Achieving Life Balance

5 Guidelines for a Healthy Diet

Fish is good for you, but watch out for mercury. Limit your salt, but don’t cut it out entirely. Today’s nutritional debates leave consumers starved for the bottom line. Here it is for five key ingredients.

By Sarah Copeland
Bottle of milkLevi Brown1 of 5

Salt

The Conventional Wisdom
Excess sodium increases the risks of high blood pressure, heart disease, and stroke. Salt should be avoided whenever possible.

But Wait...
We may be in danger of taking the salt-cutting crusade too far, say critics—who include, yes, the salt industry but also some independent scientists. After all, sodium is essential for muscle contraction (like the kind needed for the heart to beat), nerve-impulse transmission, pH balance, and hydration. While research findings supporting a low-salt diet have made headlines, some scientists are beginning to doubt the safety of extremely low-salt regimens for some groups of people.

Finding a Balance
There’s no conclusive evidence that lower amounts of salt are beneficial, says a 2013 report from the Institute of Medicine, which is part of the National Academy of Sciences. But you certainly don’t need the 3,400 milligrams of sodium a day that Americans, on average, currently consume. The U.S. Department of Agriculture (USDA) recommends less than 2,300 milligrams (just under a teaspoon) for healthy people and 1,500 milligrams for those with certain risk factors, such as being age 51 or over or having diabetes. How can we stop overdoing it? The fastest way is to limit processed foods. “It’s these items, not our salt shakers, that supply over 70 percent of the sodium in our diets,” says Linda Van Horn, Ph.D., a research nutritionist at the Feinberg School of Medicine at Northwestern University, in Evanston, Illinois. Salt is a preservative and a flavor enhancer, which is why it’s in almost anything that you buy in a box, a can, or a bag. What packs a high amount of salt isn’t always obvious: The salt content in soups, breads, and even breakfast cereals (some of which have higher salt-to-calorie ratios than chips) can quickly add up.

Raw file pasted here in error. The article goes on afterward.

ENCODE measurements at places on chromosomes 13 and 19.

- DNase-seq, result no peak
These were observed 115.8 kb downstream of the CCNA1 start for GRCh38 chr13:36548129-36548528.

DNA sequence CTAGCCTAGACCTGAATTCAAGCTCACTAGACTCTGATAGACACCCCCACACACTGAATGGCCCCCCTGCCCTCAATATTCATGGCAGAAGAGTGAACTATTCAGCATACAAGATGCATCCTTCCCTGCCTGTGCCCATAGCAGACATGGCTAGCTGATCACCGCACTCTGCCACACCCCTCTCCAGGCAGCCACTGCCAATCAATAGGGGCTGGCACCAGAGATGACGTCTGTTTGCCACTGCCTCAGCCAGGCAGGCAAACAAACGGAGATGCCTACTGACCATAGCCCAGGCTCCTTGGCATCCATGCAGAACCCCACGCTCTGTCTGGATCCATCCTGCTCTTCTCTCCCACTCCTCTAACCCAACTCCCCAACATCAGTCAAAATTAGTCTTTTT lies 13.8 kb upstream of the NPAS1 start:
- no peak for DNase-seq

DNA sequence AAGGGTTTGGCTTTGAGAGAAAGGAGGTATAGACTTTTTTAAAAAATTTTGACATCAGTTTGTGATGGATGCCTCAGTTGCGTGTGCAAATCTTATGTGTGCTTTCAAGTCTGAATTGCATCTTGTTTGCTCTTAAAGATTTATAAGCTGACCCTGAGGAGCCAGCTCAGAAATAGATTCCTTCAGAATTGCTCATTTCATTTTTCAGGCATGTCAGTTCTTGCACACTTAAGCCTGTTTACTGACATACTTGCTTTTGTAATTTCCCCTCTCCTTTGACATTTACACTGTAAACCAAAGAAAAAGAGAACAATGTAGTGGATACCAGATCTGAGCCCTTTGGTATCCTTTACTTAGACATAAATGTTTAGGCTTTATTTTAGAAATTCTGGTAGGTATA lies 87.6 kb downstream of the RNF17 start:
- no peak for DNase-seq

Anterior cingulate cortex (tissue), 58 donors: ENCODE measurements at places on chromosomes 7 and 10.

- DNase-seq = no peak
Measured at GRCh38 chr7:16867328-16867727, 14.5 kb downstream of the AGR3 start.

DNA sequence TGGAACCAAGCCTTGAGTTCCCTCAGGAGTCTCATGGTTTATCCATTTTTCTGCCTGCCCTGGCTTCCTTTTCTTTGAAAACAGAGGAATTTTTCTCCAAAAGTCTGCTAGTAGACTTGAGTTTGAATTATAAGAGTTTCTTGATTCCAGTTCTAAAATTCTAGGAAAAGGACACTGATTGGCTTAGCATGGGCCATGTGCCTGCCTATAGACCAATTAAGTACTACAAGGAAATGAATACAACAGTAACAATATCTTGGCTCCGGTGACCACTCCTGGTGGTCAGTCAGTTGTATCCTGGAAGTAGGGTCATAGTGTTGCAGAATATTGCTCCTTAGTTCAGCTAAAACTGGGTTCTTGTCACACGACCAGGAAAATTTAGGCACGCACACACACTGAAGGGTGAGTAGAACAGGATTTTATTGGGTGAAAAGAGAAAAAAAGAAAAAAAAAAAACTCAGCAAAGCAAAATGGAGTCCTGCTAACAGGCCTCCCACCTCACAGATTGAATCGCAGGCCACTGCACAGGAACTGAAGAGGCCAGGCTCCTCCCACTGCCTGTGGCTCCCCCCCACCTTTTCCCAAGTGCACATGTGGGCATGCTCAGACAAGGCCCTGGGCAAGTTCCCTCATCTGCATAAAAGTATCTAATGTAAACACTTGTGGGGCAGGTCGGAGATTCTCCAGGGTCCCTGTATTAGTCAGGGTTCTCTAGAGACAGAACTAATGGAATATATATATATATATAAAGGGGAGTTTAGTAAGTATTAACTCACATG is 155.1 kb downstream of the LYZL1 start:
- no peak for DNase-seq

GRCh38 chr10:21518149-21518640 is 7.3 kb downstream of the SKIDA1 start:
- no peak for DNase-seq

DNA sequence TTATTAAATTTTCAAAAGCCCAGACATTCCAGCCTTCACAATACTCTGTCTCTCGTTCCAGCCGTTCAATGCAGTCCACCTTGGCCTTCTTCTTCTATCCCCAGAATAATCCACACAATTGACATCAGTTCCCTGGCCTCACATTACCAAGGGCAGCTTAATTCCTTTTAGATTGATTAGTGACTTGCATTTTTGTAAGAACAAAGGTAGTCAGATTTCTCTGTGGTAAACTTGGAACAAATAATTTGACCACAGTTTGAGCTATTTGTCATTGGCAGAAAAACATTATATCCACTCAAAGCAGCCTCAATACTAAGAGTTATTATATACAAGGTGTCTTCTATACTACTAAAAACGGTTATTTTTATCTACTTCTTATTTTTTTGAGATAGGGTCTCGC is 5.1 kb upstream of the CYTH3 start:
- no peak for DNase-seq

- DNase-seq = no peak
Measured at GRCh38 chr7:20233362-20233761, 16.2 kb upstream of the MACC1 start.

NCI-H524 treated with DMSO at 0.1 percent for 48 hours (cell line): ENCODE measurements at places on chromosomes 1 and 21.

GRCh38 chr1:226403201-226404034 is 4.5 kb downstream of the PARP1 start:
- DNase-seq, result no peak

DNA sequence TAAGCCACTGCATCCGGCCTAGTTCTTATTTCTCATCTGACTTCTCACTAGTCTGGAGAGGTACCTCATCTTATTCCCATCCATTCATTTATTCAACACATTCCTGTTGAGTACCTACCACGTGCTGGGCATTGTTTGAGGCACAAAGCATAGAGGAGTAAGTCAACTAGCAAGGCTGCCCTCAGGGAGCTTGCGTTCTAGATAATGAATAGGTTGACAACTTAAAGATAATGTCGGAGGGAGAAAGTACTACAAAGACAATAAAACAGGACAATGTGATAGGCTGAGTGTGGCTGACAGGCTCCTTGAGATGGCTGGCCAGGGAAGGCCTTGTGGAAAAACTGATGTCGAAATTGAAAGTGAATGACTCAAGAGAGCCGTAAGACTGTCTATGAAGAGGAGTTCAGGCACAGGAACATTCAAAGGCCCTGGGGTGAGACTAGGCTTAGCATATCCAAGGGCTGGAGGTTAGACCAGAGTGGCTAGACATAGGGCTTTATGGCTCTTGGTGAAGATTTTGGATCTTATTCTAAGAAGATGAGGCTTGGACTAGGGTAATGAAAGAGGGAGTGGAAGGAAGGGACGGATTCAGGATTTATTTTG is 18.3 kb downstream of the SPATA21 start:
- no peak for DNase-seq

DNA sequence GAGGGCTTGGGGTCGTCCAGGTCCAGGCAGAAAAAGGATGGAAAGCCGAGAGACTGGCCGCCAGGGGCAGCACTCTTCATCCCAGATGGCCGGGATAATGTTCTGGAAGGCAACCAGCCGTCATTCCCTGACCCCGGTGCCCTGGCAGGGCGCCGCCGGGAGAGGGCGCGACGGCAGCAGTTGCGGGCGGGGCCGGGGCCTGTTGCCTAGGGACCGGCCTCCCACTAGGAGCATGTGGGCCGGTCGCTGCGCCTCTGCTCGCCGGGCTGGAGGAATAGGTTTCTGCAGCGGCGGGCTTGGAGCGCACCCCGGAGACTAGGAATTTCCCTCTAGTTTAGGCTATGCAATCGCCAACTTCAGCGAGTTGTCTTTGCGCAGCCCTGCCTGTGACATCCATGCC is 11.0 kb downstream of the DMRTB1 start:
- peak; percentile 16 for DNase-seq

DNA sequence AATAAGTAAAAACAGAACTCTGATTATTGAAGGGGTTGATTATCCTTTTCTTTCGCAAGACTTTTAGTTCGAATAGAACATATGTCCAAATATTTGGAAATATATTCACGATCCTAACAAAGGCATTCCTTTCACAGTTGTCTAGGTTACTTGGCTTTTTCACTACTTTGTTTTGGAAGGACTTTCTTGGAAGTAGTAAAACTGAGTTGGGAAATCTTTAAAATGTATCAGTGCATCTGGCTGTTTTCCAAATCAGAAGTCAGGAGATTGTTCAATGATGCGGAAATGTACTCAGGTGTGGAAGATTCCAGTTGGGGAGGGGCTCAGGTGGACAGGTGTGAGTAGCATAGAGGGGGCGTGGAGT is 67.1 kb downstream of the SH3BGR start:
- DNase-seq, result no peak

So read labels carefully when you shop. Even better, cook at home, where you can control the salt. If you consumed a lot of salty products in one day (French-fry binge!), be extra mindful the next. And use lemon juice, vinegar, herbs, onions, or garlic—not extra salt—to amp up the flavor of your food.

 
Read More About:Healthy Eating

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